Matthew, if anyone on this blog is pedantic it is you. But then it is your blog, and you have a point to make. But readers should be aware of each others limitations - even if they have their own (albeit unidentified)'scientific team'.

And the bit you've missed is that any computer system can only process the data it is fed. BCMS etc. relies on farmers some of whom don't play by the rules.

"Trading Standards arranged for a DNA test of this pedigree animal and it was found that there was no biological link between it and the animal that was registered as its mother with both the BCMS and Holstein UK, the pedigree society.

John Pascoe, of Cornwall Council's Trading Standards, said: "During the investigation of this case, serious deficiencies in the recording, reporting and monitoring of cattle births and deaths were uncovered. It is vitally important for the farming industry to adhere to these controls, which enable rapid tracing of animal movements. Non compliance, such as those found, can have devastating effects for the whole of the farming industry if a disease situation develops."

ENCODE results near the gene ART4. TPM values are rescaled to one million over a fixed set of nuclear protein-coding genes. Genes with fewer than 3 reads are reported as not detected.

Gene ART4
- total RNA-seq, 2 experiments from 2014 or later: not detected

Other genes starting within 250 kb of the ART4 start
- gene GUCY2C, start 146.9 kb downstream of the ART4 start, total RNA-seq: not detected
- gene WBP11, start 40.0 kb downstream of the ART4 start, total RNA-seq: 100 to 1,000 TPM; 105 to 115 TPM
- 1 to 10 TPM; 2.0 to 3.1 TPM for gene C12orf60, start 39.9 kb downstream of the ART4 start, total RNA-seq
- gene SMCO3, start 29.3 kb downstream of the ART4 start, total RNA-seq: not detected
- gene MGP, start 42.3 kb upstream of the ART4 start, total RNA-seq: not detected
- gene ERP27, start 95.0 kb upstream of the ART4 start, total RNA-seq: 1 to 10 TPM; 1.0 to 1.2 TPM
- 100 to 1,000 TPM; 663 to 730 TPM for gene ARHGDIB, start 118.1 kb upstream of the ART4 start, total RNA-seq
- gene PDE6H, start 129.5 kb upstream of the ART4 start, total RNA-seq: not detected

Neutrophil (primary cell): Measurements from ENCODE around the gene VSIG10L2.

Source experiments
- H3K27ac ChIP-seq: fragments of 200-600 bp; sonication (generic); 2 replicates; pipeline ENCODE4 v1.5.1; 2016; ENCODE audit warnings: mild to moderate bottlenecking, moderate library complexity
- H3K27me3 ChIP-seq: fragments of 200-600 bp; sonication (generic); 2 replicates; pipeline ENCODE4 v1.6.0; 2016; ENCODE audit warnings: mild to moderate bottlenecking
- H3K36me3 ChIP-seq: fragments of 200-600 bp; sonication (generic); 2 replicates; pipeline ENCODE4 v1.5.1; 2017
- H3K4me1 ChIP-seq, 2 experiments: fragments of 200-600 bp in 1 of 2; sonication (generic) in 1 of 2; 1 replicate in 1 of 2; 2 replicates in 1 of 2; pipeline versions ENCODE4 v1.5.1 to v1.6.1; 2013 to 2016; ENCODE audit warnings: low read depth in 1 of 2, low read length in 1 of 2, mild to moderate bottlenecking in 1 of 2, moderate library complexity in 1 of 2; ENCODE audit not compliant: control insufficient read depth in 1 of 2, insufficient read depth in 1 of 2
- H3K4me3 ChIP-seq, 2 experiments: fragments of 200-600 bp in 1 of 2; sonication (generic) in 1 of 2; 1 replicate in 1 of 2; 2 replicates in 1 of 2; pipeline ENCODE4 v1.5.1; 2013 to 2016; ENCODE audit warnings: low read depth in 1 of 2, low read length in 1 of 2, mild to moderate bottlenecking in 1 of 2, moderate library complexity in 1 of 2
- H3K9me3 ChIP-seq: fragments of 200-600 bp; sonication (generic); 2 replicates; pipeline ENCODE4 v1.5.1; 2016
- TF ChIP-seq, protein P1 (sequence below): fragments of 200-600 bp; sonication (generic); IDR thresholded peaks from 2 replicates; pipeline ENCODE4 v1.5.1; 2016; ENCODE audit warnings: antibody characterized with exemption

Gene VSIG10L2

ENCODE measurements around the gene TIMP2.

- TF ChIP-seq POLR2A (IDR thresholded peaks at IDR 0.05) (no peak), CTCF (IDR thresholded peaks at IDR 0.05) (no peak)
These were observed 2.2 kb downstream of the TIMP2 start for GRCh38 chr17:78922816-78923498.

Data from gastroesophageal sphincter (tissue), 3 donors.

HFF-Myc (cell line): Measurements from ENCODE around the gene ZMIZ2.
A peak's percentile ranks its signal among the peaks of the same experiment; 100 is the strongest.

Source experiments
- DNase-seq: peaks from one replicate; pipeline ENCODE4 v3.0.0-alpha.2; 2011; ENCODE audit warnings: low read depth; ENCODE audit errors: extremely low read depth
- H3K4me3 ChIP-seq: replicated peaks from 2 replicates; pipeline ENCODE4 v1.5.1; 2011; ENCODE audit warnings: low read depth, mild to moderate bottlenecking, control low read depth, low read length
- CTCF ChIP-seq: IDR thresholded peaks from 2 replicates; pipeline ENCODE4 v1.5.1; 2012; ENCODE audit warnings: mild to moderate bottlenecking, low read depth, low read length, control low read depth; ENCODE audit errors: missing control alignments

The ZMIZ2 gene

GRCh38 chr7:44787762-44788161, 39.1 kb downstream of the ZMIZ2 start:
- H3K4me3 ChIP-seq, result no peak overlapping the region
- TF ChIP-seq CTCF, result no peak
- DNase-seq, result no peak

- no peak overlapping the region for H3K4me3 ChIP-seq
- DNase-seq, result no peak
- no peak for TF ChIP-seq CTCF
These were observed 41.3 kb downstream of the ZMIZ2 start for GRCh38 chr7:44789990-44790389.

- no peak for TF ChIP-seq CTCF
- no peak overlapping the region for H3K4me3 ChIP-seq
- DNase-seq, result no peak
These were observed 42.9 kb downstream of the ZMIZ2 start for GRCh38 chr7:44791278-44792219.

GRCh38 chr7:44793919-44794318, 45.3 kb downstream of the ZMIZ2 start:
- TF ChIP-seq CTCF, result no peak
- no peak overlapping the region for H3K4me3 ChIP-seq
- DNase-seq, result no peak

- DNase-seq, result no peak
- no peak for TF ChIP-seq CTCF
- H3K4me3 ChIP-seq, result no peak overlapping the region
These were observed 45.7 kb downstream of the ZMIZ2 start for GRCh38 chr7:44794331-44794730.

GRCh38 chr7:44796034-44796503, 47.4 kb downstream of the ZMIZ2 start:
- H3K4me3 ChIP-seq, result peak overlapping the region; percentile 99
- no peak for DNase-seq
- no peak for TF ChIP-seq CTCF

Matthew said...

Anon 9.21

Nope, not pedantic. But ready to hang Wills Bros from the nearest tree. The damage they have done to our industry is incalulable.
We've read the press reports and also spoken to people on the ground, for a bit more information.

Agree 100 per cent with your comments. And having tried for 6 years to tell it as is from this side of the fence, written by people to do grit their teeth and abide by some horrendous Defra decisions, we have had enough.

The whole industry has been let down badly and the ramifications will be brutal.